Main Street Lending Program (MSLP) – Federal Reserve Provides Updates Including Changes to Certain Terms Allowing for Greater Participation
What’s New: June 8, 2020 MSLP Updates
On June 8, 2020, the Federal Reserve announced the expansion of the Main Street Lending Program by lowering the minimum loan size of the New Loan Facility and the Priority Loan Facility to $250,000 from $500,000. Additional significant changes include:
- Loan terms are extended on all programs from 4 years to 5 years with principal payments deferred for 2 years (rather than 1 year). Years 3-5 are 15%, 15%, 70% respectively. Interest payments are still deferred for the first year.
- The maximum loan amount will now vary by facility but could be $300 million, up from the previous $200 million.
- Lenders will now assume just 5% of the loan amounts, with the Federal Reserve participation amounting to 95% of the loan amounts.
Federal Reserve Chairman Jerome Powell indicated that “supporting small and mid-sized businesses so they are ready to reopen and rehire workers will help foster a broad-based economic recovery.” He further stated that he is “confident the changes [the Federal Reserve is] making will improve the ability of the Main Street Lending Program to support employment during this difficult period.”
Though the program commencement date has not been announced, yesterday’s updates included updated Frequently Asked Questions and updated and revised term sheets for the three programs:
A summary of loan terms (with indications of changes from the April 30, 2020 term sheets) are included in the table below:
|Main Street Lending Program Loan Options||New loans||Priority Loans||Expanded Loans|
(previously 4 years)
|Minimum Loan Size||$250,000
|Maximum Loan Size||The lesser of $35M, or an amount that, when added to outstanding and undrawn available debt, does not exceed 4.0x adjusted EBITDA
|The lesser of $50M, or an amount that, when added to outstanding or undrawn available debt, does not exceed 6.0x adjusted EBITDA
|The lesser of $300M, or an amount that, when added to outstanding or undrawn available debt, does not exceed 6.0x adjusted EBITDA
|Principal Repayment||Principal deferred for two years, years 3-5:
15%, 15%, 70%(previously principal deferred for one year and 33.33% repayment due in years 2-4)
|Principal deferred for two years, years 3-5:
15%, 15%, 70%(previously principal deferred for one year and 15%, 15%, 70% repayment due in years 2, 3, and 4, respectively)
|Interest Payments||Deferred for one year|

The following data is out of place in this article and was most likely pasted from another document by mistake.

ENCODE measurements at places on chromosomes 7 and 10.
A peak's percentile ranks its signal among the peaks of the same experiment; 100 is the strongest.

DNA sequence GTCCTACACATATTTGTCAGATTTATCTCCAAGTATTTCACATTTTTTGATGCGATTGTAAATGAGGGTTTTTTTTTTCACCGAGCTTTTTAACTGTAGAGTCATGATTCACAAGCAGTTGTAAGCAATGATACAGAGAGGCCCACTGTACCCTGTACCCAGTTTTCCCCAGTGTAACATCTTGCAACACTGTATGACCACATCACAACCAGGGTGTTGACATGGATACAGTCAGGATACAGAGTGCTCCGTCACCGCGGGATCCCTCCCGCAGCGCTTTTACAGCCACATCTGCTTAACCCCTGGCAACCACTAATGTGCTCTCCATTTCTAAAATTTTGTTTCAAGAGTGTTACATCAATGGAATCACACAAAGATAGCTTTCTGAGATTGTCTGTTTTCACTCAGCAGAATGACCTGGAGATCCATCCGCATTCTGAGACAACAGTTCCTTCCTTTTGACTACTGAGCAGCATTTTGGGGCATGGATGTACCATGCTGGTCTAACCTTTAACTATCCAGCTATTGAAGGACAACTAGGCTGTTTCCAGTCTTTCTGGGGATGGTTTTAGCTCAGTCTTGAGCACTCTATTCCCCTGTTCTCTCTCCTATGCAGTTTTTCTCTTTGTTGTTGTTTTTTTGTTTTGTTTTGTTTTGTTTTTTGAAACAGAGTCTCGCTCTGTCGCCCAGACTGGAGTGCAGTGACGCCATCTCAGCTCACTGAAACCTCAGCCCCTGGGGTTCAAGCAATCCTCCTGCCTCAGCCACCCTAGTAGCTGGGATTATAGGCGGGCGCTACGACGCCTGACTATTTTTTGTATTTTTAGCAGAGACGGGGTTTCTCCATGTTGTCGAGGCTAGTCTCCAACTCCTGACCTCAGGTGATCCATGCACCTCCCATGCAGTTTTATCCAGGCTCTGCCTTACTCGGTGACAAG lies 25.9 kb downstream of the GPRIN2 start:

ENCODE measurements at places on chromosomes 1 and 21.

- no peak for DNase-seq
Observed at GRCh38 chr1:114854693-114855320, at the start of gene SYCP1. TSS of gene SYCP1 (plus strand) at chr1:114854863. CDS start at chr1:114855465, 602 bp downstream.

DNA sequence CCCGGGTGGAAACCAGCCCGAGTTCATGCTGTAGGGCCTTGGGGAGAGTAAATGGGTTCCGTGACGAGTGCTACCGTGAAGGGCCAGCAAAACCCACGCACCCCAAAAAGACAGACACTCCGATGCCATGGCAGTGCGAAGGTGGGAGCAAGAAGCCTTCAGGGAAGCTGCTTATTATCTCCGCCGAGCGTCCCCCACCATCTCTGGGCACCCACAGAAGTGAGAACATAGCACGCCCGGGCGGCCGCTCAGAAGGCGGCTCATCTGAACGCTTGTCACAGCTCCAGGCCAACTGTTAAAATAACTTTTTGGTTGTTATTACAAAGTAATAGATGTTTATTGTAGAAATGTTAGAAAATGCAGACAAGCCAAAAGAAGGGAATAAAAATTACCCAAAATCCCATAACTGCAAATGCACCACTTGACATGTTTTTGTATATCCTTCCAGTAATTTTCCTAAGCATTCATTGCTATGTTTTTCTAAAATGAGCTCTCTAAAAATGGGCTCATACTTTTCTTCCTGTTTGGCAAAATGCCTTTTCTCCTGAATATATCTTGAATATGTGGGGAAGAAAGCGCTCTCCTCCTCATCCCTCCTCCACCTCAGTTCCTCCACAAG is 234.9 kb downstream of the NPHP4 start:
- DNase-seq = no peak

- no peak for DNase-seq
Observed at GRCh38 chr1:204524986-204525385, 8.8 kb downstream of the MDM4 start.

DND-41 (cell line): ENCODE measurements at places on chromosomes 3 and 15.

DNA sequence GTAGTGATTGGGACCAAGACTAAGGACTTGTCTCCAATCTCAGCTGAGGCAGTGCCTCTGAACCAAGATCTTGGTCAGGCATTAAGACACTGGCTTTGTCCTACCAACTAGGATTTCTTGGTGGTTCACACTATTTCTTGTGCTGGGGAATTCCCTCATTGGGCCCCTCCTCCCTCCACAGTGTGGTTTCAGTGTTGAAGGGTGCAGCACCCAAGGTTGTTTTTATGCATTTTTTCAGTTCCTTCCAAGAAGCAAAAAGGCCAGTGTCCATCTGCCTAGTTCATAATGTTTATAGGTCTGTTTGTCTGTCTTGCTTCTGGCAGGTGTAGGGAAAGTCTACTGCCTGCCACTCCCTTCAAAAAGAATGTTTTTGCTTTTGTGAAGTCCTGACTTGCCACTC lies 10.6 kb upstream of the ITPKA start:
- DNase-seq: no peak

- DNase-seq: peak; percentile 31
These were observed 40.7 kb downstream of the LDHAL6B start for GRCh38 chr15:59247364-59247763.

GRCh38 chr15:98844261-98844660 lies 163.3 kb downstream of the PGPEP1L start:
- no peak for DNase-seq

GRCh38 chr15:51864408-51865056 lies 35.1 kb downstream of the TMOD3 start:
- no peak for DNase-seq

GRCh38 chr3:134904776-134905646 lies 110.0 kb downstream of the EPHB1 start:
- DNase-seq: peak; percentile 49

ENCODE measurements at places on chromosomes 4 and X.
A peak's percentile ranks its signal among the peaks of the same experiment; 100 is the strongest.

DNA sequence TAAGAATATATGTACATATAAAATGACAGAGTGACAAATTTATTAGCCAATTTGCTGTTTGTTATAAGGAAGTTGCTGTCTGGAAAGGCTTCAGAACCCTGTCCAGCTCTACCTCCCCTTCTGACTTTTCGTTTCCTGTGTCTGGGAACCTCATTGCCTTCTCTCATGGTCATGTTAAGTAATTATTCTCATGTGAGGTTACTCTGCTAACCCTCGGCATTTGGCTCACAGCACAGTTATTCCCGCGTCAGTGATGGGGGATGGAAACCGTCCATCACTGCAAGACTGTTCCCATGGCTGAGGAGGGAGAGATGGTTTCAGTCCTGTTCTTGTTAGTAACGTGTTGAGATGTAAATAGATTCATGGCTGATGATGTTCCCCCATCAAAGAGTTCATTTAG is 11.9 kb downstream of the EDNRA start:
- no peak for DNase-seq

|Rate||LIBOR + 3%|
About the Main Street Lending Program
The Federal Reserve’s $600 billion Main Street Lending Program is designed to provide support to small- and medium-sized businesses with fewer than 15,000 employees or 2019 annual revenues of $5 billion or less during the current period of financial strain by supporting the provision of credit to such businesses.
Recognizing that small- and medium-sized businesses are integral to the U.S. economy and create jobs for a large share of the U.S. workforce, the availability of additional credit is intended to help companies that were in sound financial condition prior to the onset of the COVID-19 pandemic maintain operations and payroll until conditions normalize.
Aprio will continue to provide updates on the Main Street Lending Program as additional information is provided by the Federal Reserve and once the lending program commences.
Visit the Aprio website at https://www.aprio.com/service/main-street-lending-program for a comparison of certain terms of the Main Street New Loan Facility, the Main Street Expanded Loan Facility and the Main Street Priority Loan Facility.
How Aprio Can Help
To request a consultation on MSLP assistance with an Aprio advisor, visit our MSLP page and complete the form on the right hand side. An advisor will be in touch within 24 hours.
Aprio’s Main Street Lending team can assist eligible borrowers and eligible lenders with:
- Eligibility criteria
- Calculation of 2019 Adjusted EBITDA (and Adjusted EBITDA through the current interim period in 2020)
- Financial modeling and projections for 2020, 2021, 2022, 2023 & 2024
- Assessment of alternative capital options versus MSLP
- Evaluation of MSLP loan covenants
- Evaluation of the impact of MSLP borrowings on existing loan covenants
- Tax analysis and consulting